The public needs strong women, but the tokenistic casting of one will not help the cause, writes Holly Stewart.
Whatever one’s views on BBC’s Doctor Who, there is no denying that for lots of small children the Doctor is a terrific role model. He is brainy, never uses violence, and says intelligent things like “Geronimo”. He is a top bloke, if you will.
However, with Matt Smith recently announcing his departure from the series this December, the internet has lit up with the suggestion that the new Doctor be female.
If the show casts a woman as the Doctor it would be hard to have qualms with this in principle, but putting a woman in the role for the sake of having a female Doctor is a token gesture, in the same vein as proving you are not racist by reminding people that you like Bloc Party.
We still have a long way to go in terms of gender equality. An article by founder of “Everyday Sexism” illustrated this with some shocking figures. In the media specifically, we have a problem. Only 250 of last year’s top grossing films were directed by women. And, although the campaign to end page 3 is picking up momentum, the media has a long way to go, even if The Sun does make this decision.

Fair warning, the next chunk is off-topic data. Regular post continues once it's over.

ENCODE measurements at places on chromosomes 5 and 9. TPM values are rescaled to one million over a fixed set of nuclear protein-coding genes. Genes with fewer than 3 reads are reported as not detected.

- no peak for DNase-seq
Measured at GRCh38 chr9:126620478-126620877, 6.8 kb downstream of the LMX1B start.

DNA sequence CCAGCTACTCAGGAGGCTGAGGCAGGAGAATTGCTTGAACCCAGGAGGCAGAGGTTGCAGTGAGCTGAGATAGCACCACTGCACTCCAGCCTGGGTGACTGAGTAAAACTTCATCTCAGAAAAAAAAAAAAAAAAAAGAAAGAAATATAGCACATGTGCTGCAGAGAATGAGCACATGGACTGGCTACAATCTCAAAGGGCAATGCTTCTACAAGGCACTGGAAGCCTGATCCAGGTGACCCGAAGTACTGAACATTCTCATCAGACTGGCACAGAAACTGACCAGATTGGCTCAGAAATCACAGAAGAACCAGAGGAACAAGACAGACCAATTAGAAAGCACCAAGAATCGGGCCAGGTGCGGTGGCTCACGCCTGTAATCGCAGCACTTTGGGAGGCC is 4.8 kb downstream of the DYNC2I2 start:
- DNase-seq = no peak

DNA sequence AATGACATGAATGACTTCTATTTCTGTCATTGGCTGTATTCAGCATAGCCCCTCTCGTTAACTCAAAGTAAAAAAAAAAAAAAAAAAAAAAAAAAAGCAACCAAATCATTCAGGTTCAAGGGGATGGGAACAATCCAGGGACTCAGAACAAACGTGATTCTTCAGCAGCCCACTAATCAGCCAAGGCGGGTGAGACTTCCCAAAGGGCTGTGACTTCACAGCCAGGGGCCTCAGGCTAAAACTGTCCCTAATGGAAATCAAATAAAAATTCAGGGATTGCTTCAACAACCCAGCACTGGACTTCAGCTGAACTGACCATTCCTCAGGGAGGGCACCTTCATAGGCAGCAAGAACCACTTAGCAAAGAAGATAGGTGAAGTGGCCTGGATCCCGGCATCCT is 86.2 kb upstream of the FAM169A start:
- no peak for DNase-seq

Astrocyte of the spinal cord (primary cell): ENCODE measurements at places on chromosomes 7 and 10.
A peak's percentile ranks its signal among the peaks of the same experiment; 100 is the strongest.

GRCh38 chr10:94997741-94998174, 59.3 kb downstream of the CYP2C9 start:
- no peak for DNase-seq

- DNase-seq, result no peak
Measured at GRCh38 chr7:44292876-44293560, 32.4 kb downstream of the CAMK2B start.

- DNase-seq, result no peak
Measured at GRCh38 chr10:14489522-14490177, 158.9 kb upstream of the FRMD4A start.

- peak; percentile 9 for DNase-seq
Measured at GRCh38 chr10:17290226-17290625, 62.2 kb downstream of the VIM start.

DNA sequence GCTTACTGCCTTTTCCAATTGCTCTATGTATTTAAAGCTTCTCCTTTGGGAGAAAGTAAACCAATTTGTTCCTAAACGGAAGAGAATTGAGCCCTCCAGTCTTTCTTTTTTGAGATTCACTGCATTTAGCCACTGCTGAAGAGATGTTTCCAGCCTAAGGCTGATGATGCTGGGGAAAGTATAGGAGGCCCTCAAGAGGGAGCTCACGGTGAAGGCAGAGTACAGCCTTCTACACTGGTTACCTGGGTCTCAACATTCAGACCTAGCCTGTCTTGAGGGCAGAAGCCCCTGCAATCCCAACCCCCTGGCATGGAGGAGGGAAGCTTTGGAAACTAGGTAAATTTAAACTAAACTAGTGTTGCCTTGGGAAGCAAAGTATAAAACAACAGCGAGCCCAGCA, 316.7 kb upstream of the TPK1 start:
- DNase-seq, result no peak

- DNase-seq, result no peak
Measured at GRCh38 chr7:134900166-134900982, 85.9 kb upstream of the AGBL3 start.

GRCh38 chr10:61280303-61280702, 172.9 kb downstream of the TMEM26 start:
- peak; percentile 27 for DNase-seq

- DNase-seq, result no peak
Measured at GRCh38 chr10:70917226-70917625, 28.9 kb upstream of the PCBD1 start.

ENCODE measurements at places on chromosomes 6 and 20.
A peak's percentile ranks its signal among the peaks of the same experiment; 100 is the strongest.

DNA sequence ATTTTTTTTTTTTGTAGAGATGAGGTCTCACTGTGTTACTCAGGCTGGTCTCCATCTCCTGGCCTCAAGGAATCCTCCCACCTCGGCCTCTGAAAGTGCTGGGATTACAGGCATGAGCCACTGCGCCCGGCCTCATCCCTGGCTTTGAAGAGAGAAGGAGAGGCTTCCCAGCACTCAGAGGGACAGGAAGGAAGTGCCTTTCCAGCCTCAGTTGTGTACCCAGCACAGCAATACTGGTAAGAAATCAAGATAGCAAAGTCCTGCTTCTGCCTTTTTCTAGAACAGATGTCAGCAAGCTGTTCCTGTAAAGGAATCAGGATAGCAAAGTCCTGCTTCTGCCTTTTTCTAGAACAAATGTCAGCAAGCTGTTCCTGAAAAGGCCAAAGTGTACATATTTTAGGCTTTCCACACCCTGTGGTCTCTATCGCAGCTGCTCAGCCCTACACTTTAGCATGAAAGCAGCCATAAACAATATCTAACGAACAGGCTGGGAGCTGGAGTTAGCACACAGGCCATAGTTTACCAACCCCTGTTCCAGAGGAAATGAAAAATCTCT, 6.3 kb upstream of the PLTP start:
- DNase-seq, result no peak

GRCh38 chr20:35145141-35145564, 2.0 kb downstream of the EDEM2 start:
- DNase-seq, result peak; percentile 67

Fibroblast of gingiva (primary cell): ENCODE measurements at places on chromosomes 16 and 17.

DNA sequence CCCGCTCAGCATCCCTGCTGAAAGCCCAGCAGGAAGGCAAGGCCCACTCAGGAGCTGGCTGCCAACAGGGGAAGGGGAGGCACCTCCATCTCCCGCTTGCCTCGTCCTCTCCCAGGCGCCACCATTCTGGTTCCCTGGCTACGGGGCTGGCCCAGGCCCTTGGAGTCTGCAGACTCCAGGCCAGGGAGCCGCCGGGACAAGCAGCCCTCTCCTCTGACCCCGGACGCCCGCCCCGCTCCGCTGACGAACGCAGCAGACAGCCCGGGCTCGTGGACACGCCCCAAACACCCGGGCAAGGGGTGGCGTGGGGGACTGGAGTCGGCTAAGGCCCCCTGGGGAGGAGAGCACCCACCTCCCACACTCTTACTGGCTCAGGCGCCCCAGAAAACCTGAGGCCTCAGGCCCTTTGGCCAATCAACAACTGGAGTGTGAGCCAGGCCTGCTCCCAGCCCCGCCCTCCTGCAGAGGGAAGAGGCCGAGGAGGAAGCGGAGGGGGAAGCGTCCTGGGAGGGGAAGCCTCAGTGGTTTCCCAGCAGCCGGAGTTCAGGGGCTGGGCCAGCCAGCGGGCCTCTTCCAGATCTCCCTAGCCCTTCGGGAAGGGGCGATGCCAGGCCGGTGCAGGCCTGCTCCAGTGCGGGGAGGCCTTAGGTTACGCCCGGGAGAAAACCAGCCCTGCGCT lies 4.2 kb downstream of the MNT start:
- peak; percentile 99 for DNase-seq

But how much would putting a female in charge of the TARDIS really change things? There is a distinct lack of strong female leads on TV, granted. You can argue that a female Doctor would whoop us into getting used to having powerful women on television, characters that are not seen as one-dimensional objects, girlfriends, wives, or mothers whose wit and intelligence is applauded – rather than just accepted as it would any other male character.
Including women for the sake of including women, or in this case, including women for the sake of Steven Moffat trying desperately to prove that he isn’t a horrific sexist moron, isn’t something necessary to feminism. We can do much better than this. What we need is a new breed of TV show, no more plucky post-feminist lipstick comedies – but awesome television or film dramas, sci-fis, or police shows. Anything, in fact, where female leads do not play the role of the sexy bad-ass.
Helen Mirren, Sue Perkins and Olivia Coleman would all be fantastic as the Doctor, but they’d also be brilliant in something new and exciting, something better where the BBC are not writing in equal gender representation to fill a gap they have not yet filled. We need to concentrate on writing new TV shows with strong female leads, rather than adding women into dying ones.